I have posted more thoughts and tools on how to improve this here.
NOTE: The steps outlined are generally Linux/Mac centric, I don’t go into depth on Windows setup, but it shouldn’t be much different using Cygwin.
Why use CI?
Aside from the traditional benefits you see from your compiled code, there are some very compelling reasons:
- Automate versioning, combining, minifying, and gzipping files
- Run automated tests and get reports, keeping the codebase maintainable
- Run static analysis tools like the closure compiler or jshint
- Auto-deploy files (to S3, say) if our build passes
- Tag and other special stuff for release builds
- And that’s not all!TM We can also hook in Selenium tests, CSS Lint, and more
Not convinced? Tell me why in the comments.
Downloading and running Jenkins is incredibly easy. Just download Jenkins and run:
There are also native installers for most environments.
Now point your browser to
http://localhost:8080 to see it running.
Nailed it! Now we have a CI server!
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To tell Jenkins where to find Gradle, we go to Manage Jenkins > Configure System from the top page. Add a name and enter your GRADLE_HOME (/usr/local/gradle if you followed the instructions above). It should look like this:
Setup a CI job
As an example, I’m going to use my stacktrace.js project on GitHub. Even though it’s a small JS library, almost all of the setup can be used for any type of project.
First, we want to install a few plugins that will help us out. We’ll need Git to pull down the code and Gradle to build it. You’ll want the Git, Gradle, and Violations plugins installed. It’s pretty easy to figure out, but hit up the Jenkins wiki if you get stuck.
We want to create a new job that runs analysis on our JS and runs our tests. Click New Job on the Jenkins sidebar and you’ll see the setup form.
Checking out and building a repo
Under Source Code Management choose Git and enter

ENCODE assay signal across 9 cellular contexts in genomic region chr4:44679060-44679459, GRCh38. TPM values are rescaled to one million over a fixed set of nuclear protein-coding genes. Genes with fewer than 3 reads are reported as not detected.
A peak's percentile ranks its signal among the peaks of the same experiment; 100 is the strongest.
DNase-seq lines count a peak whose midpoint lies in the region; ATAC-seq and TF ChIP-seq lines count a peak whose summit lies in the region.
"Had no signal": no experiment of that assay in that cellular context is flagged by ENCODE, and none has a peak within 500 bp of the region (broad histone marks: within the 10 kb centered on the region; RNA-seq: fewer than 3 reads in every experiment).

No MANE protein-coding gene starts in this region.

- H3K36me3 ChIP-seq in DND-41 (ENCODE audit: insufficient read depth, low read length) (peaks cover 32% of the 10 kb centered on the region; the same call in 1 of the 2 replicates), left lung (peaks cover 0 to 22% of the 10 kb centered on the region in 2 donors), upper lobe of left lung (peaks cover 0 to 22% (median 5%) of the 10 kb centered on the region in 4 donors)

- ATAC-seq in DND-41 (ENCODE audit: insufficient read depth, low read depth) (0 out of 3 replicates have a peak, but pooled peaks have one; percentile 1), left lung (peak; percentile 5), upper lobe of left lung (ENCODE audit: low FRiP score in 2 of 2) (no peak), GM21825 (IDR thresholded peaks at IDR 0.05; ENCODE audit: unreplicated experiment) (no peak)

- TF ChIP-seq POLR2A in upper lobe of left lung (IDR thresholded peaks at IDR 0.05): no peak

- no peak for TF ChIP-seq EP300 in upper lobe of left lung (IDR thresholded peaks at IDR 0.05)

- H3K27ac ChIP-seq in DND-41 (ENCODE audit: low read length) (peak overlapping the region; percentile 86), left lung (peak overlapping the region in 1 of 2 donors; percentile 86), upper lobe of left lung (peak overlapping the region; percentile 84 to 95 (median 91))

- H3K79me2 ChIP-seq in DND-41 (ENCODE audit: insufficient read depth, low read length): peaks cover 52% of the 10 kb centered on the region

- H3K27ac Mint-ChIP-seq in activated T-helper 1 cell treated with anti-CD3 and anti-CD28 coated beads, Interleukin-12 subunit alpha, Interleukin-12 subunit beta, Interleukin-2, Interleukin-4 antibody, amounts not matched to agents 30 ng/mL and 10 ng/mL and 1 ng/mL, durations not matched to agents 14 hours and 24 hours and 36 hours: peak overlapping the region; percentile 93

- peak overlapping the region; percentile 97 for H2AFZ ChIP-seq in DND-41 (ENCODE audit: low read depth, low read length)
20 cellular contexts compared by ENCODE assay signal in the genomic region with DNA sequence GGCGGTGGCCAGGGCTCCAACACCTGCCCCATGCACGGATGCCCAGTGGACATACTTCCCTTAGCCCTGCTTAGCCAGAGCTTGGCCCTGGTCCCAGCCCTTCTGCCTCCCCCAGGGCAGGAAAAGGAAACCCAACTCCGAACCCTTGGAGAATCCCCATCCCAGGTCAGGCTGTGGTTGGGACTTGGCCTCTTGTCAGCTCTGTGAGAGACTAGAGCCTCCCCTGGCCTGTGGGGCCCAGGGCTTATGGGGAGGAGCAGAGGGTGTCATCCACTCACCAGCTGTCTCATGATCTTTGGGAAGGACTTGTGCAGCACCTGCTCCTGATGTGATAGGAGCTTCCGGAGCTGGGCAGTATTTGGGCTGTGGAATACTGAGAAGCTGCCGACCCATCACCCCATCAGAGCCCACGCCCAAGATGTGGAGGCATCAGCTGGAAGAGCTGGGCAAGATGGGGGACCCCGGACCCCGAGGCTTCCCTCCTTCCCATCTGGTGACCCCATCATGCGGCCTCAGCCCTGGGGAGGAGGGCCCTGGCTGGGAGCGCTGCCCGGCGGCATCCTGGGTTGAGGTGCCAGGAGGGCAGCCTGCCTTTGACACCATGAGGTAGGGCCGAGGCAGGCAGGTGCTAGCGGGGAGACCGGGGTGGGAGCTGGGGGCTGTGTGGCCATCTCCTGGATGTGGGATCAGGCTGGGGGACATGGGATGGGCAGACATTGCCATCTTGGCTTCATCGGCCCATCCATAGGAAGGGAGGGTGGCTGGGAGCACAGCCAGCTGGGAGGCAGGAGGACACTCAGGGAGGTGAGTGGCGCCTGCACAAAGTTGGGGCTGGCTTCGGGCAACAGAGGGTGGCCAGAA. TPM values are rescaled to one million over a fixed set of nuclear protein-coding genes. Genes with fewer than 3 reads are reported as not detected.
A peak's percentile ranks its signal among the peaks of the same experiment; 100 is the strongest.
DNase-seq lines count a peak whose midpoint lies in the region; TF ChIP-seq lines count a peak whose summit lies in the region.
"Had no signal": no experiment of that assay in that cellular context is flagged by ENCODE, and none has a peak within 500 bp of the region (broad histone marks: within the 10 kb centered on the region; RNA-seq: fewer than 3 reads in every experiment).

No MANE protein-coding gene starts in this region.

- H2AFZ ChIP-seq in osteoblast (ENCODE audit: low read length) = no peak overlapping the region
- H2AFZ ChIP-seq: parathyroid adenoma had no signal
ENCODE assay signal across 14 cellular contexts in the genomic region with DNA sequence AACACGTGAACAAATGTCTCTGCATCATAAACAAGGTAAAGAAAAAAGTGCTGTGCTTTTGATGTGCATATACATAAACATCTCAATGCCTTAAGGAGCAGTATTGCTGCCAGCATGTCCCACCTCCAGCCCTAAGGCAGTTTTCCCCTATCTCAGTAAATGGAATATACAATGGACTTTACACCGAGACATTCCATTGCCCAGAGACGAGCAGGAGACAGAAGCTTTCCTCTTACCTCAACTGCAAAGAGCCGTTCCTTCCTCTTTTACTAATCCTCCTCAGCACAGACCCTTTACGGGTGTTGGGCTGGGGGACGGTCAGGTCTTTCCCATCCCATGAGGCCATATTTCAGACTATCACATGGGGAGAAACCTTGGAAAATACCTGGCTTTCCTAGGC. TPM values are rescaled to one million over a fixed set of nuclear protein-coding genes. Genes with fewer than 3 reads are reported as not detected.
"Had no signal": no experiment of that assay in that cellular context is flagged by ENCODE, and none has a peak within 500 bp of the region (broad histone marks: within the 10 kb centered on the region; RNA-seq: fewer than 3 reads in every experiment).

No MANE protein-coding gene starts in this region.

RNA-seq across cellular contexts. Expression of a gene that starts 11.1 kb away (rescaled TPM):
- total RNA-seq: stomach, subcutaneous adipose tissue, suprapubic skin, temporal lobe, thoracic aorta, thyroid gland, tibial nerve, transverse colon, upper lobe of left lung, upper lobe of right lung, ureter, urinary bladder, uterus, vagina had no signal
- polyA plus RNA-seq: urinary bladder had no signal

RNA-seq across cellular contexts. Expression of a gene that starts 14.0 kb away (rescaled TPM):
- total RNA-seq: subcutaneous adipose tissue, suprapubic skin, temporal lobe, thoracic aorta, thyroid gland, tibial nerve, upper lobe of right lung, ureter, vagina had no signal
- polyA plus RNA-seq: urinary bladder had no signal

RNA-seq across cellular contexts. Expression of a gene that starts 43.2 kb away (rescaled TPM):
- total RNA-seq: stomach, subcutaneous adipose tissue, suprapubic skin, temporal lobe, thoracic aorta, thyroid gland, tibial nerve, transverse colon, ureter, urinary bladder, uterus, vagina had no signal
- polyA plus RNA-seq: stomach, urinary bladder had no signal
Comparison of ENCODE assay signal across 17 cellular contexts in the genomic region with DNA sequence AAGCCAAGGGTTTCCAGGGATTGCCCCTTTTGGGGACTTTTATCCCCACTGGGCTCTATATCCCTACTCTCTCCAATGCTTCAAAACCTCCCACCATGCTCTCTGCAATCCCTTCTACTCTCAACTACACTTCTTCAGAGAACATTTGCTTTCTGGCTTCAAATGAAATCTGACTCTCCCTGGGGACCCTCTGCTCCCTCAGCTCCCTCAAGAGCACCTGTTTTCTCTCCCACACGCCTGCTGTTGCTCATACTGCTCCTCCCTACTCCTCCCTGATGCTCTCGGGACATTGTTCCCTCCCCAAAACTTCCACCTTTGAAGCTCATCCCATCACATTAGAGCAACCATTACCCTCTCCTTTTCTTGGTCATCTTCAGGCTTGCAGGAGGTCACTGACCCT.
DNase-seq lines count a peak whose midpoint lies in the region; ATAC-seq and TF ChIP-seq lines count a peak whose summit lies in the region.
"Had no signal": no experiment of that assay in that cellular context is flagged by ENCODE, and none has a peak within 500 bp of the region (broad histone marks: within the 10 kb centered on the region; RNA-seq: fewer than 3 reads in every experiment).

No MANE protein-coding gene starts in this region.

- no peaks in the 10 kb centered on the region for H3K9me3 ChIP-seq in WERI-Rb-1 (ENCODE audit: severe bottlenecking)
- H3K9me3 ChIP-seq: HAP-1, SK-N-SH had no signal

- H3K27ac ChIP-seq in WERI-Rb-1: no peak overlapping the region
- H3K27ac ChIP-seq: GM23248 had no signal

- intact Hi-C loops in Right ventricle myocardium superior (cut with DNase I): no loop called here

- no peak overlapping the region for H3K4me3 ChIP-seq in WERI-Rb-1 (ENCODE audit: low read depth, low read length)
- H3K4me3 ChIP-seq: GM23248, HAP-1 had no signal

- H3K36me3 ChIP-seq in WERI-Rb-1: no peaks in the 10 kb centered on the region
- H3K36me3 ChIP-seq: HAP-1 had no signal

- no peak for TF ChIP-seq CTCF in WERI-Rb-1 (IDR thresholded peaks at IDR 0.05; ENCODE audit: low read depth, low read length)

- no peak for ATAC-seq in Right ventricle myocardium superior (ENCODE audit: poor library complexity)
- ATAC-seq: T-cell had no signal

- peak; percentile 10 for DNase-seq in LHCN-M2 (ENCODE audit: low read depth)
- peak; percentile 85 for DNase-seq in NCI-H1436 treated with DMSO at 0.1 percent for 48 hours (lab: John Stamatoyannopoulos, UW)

master for the branch. It’ll look something like this:
For the Build section of the setup, we want to run the
minify build target from Gradle. You’ll also want to enter the location of the build file as
build.gradle. Don’t worry about the contents of our build script right now, I have a slew of blog posts in-progress that explain it. Stay tuned.
Now would be a good time to click Save at the bottom and then click Build Now on the sidebar for the job. You should see Jenkins checkout, pull down the latest Closure Compiler, and use it to minify stacktrace.js.
Running JS unit tests with PhantomJS
The days are past when you have to open a browser to see if your JS is generally working. PhantomJS is a headless WebKit browser that lets us interact with web pages (click links, pull from localStorage, etc.) without the browser window! This will let Jenkins run a browser with our tests and report the result. To follow along with the example, download and install PhantomJS in
/usr/local/bin (on Mac OS I just
sudo ln -s /Applications/phantomjs.app/Contents/MacOS/phantomjs /usr/local/bin/phantomjs). Note that if you’re running Jenkins on a headless server, you’ll want to have xvfb.
We also need to update the Build part of the configuration by telling gradle to run the
Gradle is now setup to run the QUnit tests in the project, but we need to tell Jenkins where to find the test reports. Easy! I encourage you to check out the source of build.gradle if you want to know how this is setup. It’s really quite interesting.
Finding potential bugs with JSHint
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Now we just need to tell Jenkins to run jshint as well as our tests and where to find the JSHint report. The gradle build puts it in
target/jshint.xml. It should look like this:
I have really loved my CI setup for my web projects as well as my JVM-based ones. Now you have the power to go build a cool CI system for your projects. You can read more of my thoughts on this from my notes from my pursuit of the perfect front-end build. Enjoy!